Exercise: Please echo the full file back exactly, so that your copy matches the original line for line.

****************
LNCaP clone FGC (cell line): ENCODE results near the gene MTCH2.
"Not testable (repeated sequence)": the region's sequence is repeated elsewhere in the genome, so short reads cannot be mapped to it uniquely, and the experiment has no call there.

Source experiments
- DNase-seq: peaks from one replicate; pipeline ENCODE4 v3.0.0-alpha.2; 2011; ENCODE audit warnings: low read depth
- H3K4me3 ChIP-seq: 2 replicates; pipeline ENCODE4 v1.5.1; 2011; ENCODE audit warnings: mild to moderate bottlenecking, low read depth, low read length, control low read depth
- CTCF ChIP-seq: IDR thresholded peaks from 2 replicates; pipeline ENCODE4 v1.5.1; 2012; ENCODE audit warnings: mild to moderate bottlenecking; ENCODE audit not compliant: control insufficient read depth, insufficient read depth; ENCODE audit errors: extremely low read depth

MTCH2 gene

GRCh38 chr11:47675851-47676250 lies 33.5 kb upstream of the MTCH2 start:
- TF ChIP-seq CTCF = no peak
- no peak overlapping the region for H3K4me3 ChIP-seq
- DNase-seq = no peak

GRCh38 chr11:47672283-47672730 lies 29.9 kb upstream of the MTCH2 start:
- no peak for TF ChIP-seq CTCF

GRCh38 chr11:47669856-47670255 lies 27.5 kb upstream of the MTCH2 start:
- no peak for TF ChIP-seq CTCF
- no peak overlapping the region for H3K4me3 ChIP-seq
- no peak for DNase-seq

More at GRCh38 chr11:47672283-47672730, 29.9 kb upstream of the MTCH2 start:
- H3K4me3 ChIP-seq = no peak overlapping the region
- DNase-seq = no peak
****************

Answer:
LNCaP clone FGC (cell line): ENCODE results near the gene MTCH2.
"Not testable (repeated sequence)": the region's sequence is repeated elsewhere in the genome, so short reads cannot be mapped to it uniquely, and the experiment has no call there.

Source experiments
- DNase-seq: peaks from one replicate; pipeline ENCODE4 v3.0.0-alpha.2; 2011; ENCODE audit warnings: low read depth
- H3K4me3 ChIP-seq: 2 replicates; pipeline ENCODE4 v1.5.1; 2011; ENCODE audit warnings: mild to moderate bottlenecking, low read depth, low read length, control low read depth
- CTCF ChIP-seq: IDR thresholded peaks from 2 replicates; pipeline ENCODE4 v1.5.1; 2012; ENCODE audit warnings: mild to moderate bottlenecking; ENCODE audit not compliant: control insufficient read depth, insufficient read depth; ENCODE audit errors: extremely low read depth

MTCH2 gene

GRCh38 chr11:47675851-47676250 lies 33.5 kb upstream of the MTCH2 start:
- TF ChIP-seq CTCF = no peak
- no peak overlapping the region for H3K4me3 ChIP-seq
- DNase-seq = no peak

GRCh38 chr11:47672283-47672730 lies 29.9 kb upstream of the MTCH2 start:
- no peak for TF ChIP-seq CTCF

GRCh38 chr11:47669856-47670255 lies 27.5 kb upstream of the MTCH2 start:
- no peak for TF ChIP-seq CTCF
- no peak overlapping the region for H3K4me3 ChIP-seq
- no peak for DNase-seq

More at GRCh38 chr11:47672283-47672730, 29.9 kb upstream of the MTCH2 start:
- H3K4me3 ChIP-seq = no peak overlapping the region
- DNase-seq = no peak